The geeks among us know that it can be difficult to find a balance between the knowledge and the doing. Whatever the craft, art, or science, it’s easy to get overwhelmed and bogged down with details, and to forget to enjoy the beauty of what we are making or exploring. I know that I often remind myself of this when I am spinning, to make sure I stay in that middle ground where geekery complements the process, instead of completely drowning it out with details. I’m tempted to call this the Twilight Zone of knitting, inspired by the old opening lines of the TV show:
“It is the middle ground between light and shadow, between science and superstition, and it lies between the pit of man’s fears and the summit of his knowledge. This is the dimension of imagination.”
That may be a bit overly dramatic. Spinning does not lie in the pit of my fears. But I think that the most interesting things in life are best experienced in that middle ground, where we balance out the knowing with the doing, allow our knowledge to enhance our pure experiences, and let our imaginations run wild with their new toolboxes full of tricks.
The subtitle to Judith MacKenzie McCuin’s new spinning book, The Intentional Spinner, is “A Holistic Approach To Making Yarn.” I’m tempted to suggest that the sub-sub title be “Spinning In The Twilight Zone,” because I feel that she has hit that middle ground between light and shadow, and has written a book that goes into the glorious technical detail of fiber and spinning, while not overwhelming the reader or taking away any of the metaphorical magic that many of us find in the craft. As she states at the end of the book’s introduction, “The forces at work in the world and in your fibers are constant and steadfast, shaping your hands and your work as they always have.”
Spinning is nothing special – people have been doing it for millennia. It’s as run of the mill as it gets, so how hard or complex could it really be? On the other hand, just flipping through the book demonstrates that there is a lot to know and a lot to learn about spinning, and that it is something very special and interesting. A beautiful Twilight Zone paradox.
This book is not going to teach you how to spin for the very first time. That is something you need to learn through the doing. But from the first sections, with in-depth discussions of fiber (right down to diagrams that make my inner biology geek squeal with joy), though the discussion of different fiber preps and spinning styles, and straight to the end, with instructions on how to create yarn for different types of projects, I do think this book could be valuable to any spinner. My education as a spinner has been largely self-guided. I have never had a spinning teacher to stand over me at my wheel or with my spindle, to guide me through the learning process. I have learned from trial and error (emphasis on error), from a few books and articles, and to a great extent from the generous and wise spinners who share their knowledge through blogs and internet forums.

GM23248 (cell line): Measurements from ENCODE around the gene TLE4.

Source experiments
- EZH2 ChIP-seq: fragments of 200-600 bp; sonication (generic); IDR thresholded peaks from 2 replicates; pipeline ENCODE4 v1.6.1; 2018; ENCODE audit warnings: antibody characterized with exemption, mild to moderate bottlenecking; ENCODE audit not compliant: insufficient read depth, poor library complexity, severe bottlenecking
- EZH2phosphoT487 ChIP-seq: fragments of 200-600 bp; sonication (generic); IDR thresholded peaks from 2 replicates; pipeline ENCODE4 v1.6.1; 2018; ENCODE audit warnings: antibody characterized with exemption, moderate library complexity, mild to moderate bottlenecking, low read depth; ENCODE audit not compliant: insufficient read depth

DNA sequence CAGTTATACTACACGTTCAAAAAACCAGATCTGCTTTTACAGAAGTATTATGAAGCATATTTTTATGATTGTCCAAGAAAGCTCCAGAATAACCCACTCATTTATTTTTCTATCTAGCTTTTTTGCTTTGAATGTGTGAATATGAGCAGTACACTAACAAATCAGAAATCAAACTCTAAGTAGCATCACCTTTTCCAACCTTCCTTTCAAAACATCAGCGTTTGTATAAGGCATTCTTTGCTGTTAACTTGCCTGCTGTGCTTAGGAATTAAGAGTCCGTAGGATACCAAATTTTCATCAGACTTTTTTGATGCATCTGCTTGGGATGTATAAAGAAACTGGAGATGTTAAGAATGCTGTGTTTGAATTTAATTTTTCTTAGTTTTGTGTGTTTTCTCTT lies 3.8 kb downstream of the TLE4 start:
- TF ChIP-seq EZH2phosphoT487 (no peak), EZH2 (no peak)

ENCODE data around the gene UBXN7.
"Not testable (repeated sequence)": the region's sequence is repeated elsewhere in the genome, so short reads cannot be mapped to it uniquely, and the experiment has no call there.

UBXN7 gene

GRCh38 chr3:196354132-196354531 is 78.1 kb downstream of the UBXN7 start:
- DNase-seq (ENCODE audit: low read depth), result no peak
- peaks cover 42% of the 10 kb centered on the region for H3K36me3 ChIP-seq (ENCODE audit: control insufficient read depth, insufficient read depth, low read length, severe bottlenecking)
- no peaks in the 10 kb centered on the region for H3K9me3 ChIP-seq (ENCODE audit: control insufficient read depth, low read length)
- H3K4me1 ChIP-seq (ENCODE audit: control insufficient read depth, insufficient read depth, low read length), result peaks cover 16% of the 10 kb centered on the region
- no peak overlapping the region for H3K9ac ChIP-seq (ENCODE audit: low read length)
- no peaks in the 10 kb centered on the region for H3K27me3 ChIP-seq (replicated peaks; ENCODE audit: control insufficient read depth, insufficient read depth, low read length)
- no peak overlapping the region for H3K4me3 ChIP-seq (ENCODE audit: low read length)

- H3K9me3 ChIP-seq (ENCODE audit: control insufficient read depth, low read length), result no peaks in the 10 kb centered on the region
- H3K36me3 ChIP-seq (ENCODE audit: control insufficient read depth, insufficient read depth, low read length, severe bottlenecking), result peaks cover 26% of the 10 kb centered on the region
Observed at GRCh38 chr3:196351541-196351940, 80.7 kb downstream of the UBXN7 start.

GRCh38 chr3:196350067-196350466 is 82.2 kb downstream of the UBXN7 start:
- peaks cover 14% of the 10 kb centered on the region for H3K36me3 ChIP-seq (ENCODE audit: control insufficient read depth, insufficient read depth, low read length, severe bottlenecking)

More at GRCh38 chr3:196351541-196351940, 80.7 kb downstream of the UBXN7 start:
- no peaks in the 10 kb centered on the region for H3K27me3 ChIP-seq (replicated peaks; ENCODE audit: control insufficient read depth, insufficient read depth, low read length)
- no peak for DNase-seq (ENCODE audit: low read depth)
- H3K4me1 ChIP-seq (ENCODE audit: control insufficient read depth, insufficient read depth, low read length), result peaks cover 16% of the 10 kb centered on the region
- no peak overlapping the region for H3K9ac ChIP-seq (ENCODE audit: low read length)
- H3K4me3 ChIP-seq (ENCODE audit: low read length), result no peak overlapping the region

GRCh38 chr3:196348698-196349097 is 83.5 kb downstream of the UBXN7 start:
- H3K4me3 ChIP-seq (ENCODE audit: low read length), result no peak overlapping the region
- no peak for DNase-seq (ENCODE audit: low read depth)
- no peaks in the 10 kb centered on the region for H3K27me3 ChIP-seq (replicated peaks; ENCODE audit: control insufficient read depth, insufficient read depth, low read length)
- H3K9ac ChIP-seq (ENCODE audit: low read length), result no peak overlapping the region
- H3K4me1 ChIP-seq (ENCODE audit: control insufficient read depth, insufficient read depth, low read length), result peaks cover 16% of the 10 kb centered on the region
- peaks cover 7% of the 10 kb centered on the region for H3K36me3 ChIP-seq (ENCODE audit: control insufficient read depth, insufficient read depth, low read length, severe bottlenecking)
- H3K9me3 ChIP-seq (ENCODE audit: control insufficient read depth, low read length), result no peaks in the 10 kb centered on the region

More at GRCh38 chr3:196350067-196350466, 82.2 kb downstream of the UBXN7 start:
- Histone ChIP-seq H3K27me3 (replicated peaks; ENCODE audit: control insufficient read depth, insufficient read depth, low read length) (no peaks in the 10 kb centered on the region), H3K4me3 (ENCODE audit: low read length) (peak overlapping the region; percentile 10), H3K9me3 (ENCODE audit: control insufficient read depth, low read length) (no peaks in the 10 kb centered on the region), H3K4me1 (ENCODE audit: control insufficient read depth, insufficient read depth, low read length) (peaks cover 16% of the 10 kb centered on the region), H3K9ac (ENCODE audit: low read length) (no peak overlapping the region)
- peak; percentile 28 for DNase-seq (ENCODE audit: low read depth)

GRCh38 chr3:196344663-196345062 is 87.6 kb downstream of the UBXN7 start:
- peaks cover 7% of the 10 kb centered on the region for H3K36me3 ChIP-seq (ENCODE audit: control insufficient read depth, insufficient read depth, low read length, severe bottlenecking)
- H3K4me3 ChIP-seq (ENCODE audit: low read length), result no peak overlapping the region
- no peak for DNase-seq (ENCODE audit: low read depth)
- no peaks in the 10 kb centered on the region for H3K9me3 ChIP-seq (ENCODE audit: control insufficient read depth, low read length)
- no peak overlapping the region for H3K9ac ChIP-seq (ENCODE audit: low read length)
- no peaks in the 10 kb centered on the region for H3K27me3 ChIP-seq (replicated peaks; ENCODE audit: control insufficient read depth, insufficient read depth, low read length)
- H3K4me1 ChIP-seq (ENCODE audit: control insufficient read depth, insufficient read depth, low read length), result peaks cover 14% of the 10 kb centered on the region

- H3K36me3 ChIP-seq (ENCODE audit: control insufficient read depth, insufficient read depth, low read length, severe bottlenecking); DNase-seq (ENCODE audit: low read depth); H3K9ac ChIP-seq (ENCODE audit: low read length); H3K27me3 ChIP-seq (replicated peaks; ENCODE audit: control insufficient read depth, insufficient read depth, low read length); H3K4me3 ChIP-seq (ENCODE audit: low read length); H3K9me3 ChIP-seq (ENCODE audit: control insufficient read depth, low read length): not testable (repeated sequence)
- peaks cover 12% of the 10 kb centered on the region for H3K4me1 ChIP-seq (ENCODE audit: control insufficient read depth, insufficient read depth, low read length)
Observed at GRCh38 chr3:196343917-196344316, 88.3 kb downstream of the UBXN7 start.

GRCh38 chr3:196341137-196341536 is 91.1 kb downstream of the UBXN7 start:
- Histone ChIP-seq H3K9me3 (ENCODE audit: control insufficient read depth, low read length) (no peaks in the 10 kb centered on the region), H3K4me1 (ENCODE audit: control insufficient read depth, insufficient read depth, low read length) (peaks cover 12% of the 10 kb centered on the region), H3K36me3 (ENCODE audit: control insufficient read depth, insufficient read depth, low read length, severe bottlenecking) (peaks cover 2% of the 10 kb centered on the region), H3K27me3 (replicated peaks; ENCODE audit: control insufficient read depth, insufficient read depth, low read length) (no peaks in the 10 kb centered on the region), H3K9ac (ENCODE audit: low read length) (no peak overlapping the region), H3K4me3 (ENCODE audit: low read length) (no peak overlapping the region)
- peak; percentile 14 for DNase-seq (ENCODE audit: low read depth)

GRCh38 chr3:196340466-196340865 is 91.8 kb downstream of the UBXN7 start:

The thing about spinning is that there are rarely clear right or wrong answers, and even where there seem to be, there are always exceptions. Judith MacKenzie McCuin does not have all the answers (none of us do), and hers is not the only voice or opinion, but her voice is extremely clear and easy to understand. Her book is not just a collection of information, but to a large extent a collection of wisdom. It has taken me 2 years of self taught spinning to gather just a fraction of the wisdom that she has jotted down in her book. If I had her book when I was first learning to spin, the things I am first trying now, and the things I have yet to try, would be techniques that I’d have been playing with months ago.
Flipping through the book again after having finished my initial reading of it a week ago, I’ve realized that a straight listing of the chapters or description of the contents doesn’t do the book justice. It doesn’t capture the essence of the book, or explain the strong feeling I have about this book being as full of inspiration as it is full of technical detail and instruction. Perhaps the inspiration comes from the photography, which is artful and eye-catching where appropriate, and clear and instructional where necessary. Perhaps it’s the writing style, which is clear and flowing, without the dry terseness of a textbook. It could be that, implicit in the incredible amount of information it contains, it carries the message that there is fun and experimentation to be had with fiber, and that we should get our hands dirty and try it all for ourselves.
My one complaint about the book is that it ends too soon. I would be happy to read a book-length version of each chapter. Perhaps something even more in-depth is to follow one day. In the meantime, I shouldn’t be such an information glutton. There is more than enough in this book to inspire my fiber exploration sessions for months or years to come. Maybe I’ll even make a novelty yarn. Pigs may be taking flight, but if Judith can make it look so interesting, then I’ll concede that something so far out of my own comfort zone may be worth a try. With a huge hunk of new spinning wisdom in my back pocket, I’m ready to delve even further into the dimension of informed imagination.
Rebekkah spins, knits, and enjoys life in Keene, New Hampshire. She can be found online at, Bowerbird Knits and on Ravelry as bowerbird.